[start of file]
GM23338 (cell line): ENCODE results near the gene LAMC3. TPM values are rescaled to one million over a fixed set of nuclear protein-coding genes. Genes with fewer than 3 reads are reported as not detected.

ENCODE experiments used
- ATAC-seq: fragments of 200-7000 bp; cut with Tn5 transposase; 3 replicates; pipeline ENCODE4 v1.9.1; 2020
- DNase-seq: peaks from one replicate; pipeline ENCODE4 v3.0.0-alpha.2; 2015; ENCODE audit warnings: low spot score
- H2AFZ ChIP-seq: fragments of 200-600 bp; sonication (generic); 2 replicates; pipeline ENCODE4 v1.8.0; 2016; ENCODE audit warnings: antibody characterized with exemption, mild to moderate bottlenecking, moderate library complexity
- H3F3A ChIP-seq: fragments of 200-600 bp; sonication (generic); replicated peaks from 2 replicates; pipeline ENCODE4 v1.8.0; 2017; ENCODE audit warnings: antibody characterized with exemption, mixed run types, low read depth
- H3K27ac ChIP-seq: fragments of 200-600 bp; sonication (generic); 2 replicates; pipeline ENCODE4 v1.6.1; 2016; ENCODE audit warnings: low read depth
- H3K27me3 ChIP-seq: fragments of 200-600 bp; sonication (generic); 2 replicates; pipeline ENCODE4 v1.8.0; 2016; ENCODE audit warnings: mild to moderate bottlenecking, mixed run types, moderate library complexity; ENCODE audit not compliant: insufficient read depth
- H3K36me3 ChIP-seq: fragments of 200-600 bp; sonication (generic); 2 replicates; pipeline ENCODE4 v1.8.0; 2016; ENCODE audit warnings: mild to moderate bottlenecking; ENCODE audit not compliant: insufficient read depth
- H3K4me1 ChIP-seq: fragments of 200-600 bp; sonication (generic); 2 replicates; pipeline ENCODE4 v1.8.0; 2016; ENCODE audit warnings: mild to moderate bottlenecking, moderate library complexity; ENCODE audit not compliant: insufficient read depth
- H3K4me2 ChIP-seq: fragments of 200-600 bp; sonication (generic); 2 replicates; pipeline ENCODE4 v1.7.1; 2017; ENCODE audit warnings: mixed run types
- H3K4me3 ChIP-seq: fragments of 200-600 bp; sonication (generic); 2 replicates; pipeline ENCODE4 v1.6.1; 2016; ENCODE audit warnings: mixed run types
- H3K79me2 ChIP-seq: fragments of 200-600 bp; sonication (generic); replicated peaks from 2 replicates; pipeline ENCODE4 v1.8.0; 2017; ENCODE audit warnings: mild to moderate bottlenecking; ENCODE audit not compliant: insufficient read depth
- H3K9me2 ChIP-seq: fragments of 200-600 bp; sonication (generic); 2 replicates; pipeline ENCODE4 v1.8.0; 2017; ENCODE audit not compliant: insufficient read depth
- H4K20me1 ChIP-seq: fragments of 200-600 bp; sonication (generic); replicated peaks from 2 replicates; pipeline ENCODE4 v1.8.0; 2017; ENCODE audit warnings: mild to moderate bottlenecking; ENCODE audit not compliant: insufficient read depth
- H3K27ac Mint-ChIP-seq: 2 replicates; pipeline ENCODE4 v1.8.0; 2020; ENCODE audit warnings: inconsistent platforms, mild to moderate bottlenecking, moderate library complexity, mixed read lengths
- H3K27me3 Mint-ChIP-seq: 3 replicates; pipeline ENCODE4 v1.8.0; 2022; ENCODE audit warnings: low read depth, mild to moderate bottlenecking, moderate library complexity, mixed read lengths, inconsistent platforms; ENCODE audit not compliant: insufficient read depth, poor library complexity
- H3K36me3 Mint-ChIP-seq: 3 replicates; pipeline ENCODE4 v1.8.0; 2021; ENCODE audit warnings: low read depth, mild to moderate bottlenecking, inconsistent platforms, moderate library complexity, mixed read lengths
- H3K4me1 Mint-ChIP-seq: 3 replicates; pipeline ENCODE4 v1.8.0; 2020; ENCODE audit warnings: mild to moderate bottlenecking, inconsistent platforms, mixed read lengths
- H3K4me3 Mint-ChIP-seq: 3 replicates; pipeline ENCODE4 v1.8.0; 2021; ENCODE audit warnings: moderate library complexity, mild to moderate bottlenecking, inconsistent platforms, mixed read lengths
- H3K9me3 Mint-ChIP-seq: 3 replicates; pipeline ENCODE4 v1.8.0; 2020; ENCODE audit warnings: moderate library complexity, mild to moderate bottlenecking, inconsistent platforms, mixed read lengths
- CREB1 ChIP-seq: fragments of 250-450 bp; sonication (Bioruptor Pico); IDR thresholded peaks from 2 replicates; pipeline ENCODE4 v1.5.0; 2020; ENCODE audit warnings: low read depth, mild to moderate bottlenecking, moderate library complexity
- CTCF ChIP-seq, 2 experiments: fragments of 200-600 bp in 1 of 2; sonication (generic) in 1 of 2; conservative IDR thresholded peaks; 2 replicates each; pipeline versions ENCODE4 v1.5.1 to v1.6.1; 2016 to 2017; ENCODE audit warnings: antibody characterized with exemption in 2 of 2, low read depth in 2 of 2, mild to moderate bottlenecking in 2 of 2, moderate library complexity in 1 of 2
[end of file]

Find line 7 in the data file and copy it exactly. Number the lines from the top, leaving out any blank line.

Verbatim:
- H3K27ac ChIP-seq: fragments of 200-600 bp; sonication (generic); 2 replicates; pipeline ENCODE4 v1.6.1; 2016; ENCODE audit warnings: low read depth